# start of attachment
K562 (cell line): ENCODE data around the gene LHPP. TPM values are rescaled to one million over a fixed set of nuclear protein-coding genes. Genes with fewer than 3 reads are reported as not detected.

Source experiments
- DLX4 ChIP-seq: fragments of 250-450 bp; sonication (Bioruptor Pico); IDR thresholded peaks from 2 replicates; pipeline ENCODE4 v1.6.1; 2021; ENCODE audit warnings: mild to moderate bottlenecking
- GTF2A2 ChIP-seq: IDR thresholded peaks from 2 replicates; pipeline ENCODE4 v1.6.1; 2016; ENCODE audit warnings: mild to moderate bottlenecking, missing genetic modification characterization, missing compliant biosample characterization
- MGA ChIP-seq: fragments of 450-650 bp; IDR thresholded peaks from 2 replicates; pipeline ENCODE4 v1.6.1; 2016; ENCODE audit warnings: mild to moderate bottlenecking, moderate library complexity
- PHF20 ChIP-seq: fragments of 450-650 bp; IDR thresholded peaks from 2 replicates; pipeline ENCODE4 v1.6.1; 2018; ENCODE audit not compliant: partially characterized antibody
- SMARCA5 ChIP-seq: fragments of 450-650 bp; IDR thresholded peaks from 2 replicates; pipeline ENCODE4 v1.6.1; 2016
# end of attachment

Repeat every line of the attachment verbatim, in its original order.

K562 (cell line): ENCODE data around the gene LHPP. TPM values are rescaled to one million over a fixed set of nuclear protein-coding genes. Genes with fewer than 3 reads are reported as not detected.

Source experiments
- DLX4 ChIP-seq: fragments of 250-450 bp; sonication (Bioruptor Pico); IDR thresholded peaks from 2 replicates; pipeline ENCODE4 v1.6.1; 2021; ENCODE audit warnings: mild to moderate bottlenecking
- GTF2A2 ChIP-seq: IDR thresholded peaks from 2 replicates; pipeline ENCODE4 v1.6.1; 2016; ENCODE audit warnings: mild to moderate bottlenecking, missing genetic modification characterization, missing compliant biosample characterization
- MGA ChIP-seq: fragments of 450-650 bp; IDR thresholded peaks from 2 replicates; pipeline ENCODE4 v1.6.1; 2016; ENCODE audit warnings: mild to moderate bottlenecking, moderate library complexity
- PHF20 ChIP-seq: fragments of 450-650 bp; IDR thresholded peaks from 2 replicates; pipeline ENCODE4 v1.6.1; 2018; ENCODE audit not compliant: partially characterized antibody
- SMARCA5 ChIP-seq: fragments of 450-650 bp; IDR thresholded peaks from 2 replicates; pipeline ENCODE4 v1.6.1; 2016